University of Oregon graduate Ally Tritten recently completed a six-month, IE3 Global Internship at the Holt Sahathai Foundation (HSF) in Thailand. Here, in her third and final blog, she reflects on her experience working alongside HSF’s dedicated staff in their efforts to find homes for children with special needs. Many of these children are now in Holt’s Waiting Child Program.
While working closely with HSF staff members, I also became a part of the “HSF family.”
This, I didn’t expect. Not at first.
My initial impression of the HSF staff was that of a tight-knit group of individuals who defined strength and commitment to helping children and families attain success in life. I was immediately consumed with their high energy level and strong work ethic. As I entered each office room, the HSF staff scurried about their business – taking phone calls, working on computers, and looking at files stacked about a foot high on each desk.
I was excited to begin my work for this organization.
And within a few days, I was one of them – files piled high on my desk as I completed one task, just to begin another.
During my first week in Thailand, I also had my first business trip. About 16 of us traveled five hours north of Bangkok toward Cambodia to visit some of the foster families in HSF’s foster care program. Through this experience, I was able to get a first-hand look at the diverse social welfare services HSF provides for families and children. Throughout the coming months, I would be called on several more journeys deep into jungles, walking through water and over small wooden planks covered in fire ants in order to make a foster care home visit – a trip HSF staff often struggle to make for follow-up info on children eligible for adoption.
Once back in Bangkok, I began the primary work of my internship. The special needs project was in full force.
Getting to Know the Children
Our four-person team began visiting orphanages throughout Thailand, where we gathered information about every child designated for the special needs project. After reviewing their files, we would then work with each child to complete a variety of tasks and activities. This step, which took about two hours for every child, helped us gain a better understanding of each child’s developmental level.
With vital translation help from one of the Thai members on our team, I would then interview the child’s caretaker. These interviews gave us a better idea of each child’s daily routine and self care habits. I then wrote reports for each child we observed – focusing on the section that identified the child’s current physical, social/emotional, cognitive and language development.
In total, we visited 11 orphanages and assessed about 100 children.
After submitting my assessments, my supervisor would add them to larger reports that encompassed each child’s background and medical history as well. Once finalized, the reports were sent to the Adoption Center in Bangkok and later distributed to different agencies in hopes of finding families for all of these wonderful children.
Of all the children we assessed throughout the project, about a quarter of them were eventually released to Holt for home-finding.
When You Give of Yourself…
My goal for this internship was to find as many loving, kind and supportive families as possible for children with special needs. That expectation never changed. It still hasn’t.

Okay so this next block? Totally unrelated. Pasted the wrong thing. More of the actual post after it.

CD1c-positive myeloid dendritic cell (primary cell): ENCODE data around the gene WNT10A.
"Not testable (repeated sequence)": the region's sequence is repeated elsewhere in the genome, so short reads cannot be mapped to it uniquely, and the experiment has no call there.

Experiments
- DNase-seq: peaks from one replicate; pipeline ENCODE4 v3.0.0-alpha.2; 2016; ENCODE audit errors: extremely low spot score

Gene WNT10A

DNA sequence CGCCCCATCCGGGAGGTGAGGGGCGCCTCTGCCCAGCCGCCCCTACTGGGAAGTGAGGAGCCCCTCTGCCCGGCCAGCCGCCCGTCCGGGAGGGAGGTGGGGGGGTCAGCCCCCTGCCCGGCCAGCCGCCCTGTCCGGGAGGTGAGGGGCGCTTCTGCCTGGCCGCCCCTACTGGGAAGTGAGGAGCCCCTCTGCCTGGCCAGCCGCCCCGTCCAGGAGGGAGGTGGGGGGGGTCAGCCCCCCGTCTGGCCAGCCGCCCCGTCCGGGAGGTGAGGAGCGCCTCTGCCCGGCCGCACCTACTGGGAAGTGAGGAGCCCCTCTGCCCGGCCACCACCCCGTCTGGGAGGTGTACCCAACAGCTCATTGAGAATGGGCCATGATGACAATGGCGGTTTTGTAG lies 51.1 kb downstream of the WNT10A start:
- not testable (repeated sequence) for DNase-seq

It will forever be difficult to describe, however, my personal expectations going into this internship. How do you know what to expect when you’re dropped in a country where you have never even stepped foot?
The big green anxiety and fear monster lurks his head around every corner and under every dark table. But the beauty in any of these “leap of faith” decisions is the transformation that occurs throughout the process.
As I sit here in my comfortable bed in comfortable Oregon and the sweet memories of Thailand begin to fade, it all becomes more or less like a dream.
But now that I have returned home and re-acclimated to American society, I can honestly say now more than ever: I have realized that working with youth and adults with special needs and their families in an international context is exactly what I want to commit myself to for many years to come.
It’s not just the tremendous need that drives me.
Walking through an orphanage of 400 children with special needs and showing them each individual love and attention is just one reason why my heart continues to choose this path. It’s also the overwhelming sense that anyone feels when a child reaches for your hand – just to feel the warmth of another human being. During these moments of the internship, I had a sense that each human being that you come into contact with makes you a better person, if you open your heart and mind.
Despite the many challenges of working abroad, this incredible internship in Thailand has only reinforced my desire to pursue this path – and made me commit to applying for a 2-and-a-half year contract serving as a Peace Corps volunteer.
Everyone I met in Thailand has taught me something. Whether discipline, work ethic, a peaceful nature, tolerance, patience, or attentiveness, they have each given me a gift that I will carry with me into the next chapters of my life.
Thailand will forever be a part of me because it is here, among these people, that I learned the most valuable of life lessons: when you give what you can of yourself to others, you find there is an overall happiness that surrounds you. It can’t be touched with your hand or bought with a paper a bill.
This kind of happiness must be felt with the heart.